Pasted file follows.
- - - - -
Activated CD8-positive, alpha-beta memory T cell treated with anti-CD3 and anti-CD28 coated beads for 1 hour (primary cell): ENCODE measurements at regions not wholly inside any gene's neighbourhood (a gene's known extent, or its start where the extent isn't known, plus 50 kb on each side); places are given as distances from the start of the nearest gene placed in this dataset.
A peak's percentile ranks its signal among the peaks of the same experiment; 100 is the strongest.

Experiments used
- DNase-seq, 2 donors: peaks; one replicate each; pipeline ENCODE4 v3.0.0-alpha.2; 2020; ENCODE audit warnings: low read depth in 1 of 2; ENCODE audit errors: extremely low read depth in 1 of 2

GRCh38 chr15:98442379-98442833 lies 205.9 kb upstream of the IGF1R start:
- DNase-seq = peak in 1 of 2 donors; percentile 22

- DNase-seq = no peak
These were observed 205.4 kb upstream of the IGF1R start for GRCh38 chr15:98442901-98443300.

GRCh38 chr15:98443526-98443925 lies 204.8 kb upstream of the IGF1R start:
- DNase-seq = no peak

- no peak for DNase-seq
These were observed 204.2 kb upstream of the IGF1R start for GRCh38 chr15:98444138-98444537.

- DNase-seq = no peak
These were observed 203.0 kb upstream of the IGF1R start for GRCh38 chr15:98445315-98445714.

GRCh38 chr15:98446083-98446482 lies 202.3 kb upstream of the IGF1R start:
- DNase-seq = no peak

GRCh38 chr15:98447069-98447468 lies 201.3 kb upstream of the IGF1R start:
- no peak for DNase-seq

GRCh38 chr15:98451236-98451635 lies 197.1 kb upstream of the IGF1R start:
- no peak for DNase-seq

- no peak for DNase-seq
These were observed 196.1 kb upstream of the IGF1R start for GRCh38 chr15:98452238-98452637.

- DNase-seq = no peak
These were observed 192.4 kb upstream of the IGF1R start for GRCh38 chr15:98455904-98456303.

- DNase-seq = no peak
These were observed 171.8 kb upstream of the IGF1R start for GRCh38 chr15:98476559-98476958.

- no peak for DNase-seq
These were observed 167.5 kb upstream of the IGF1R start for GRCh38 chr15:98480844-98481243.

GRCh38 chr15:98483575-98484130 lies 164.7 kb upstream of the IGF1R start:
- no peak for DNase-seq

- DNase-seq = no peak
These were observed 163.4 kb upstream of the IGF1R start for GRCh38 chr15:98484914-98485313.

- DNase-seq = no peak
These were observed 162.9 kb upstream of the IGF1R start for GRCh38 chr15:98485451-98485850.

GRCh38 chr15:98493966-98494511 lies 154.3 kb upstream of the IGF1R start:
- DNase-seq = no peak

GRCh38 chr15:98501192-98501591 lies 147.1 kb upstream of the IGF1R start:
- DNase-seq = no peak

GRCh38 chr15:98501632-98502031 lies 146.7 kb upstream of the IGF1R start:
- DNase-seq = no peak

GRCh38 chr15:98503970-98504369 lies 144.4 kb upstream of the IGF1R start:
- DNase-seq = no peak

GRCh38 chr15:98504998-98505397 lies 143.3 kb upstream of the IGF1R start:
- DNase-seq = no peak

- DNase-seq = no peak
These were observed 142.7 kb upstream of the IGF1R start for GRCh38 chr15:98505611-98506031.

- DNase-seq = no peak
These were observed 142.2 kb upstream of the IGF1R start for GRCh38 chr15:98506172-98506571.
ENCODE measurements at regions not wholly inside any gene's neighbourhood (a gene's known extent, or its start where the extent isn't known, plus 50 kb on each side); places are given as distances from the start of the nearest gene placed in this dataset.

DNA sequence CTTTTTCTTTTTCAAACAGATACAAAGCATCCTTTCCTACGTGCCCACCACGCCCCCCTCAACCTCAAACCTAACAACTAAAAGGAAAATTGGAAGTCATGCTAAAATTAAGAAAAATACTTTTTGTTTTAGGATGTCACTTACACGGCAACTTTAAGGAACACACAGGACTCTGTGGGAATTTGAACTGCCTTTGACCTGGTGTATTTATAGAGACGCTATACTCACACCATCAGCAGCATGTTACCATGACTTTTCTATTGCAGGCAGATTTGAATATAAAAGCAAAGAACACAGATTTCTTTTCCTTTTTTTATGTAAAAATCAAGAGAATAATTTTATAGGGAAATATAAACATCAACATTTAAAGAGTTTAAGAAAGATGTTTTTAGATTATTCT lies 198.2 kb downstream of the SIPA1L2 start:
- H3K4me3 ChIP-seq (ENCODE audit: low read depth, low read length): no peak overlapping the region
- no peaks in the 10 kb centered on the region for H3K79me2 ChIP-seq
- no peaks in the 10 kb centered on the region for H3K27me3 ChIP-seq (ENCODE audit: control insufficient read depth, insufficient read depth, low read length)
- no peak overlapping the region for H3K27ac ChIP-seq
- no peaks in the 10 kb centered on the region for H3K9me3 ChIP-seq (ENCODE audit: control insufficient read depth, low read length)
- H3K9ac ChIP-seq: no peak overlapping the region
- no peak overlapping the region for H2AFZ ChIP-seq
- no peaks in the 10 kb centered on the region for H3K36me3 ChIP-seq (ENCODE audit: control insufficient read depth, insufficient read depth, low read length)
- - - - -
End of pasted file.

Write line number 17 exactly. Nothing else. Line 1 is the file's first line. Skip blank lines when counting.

GRCh38 chr15:98447069-98447468 lies 201.3 kb upstream of the IGF1R start: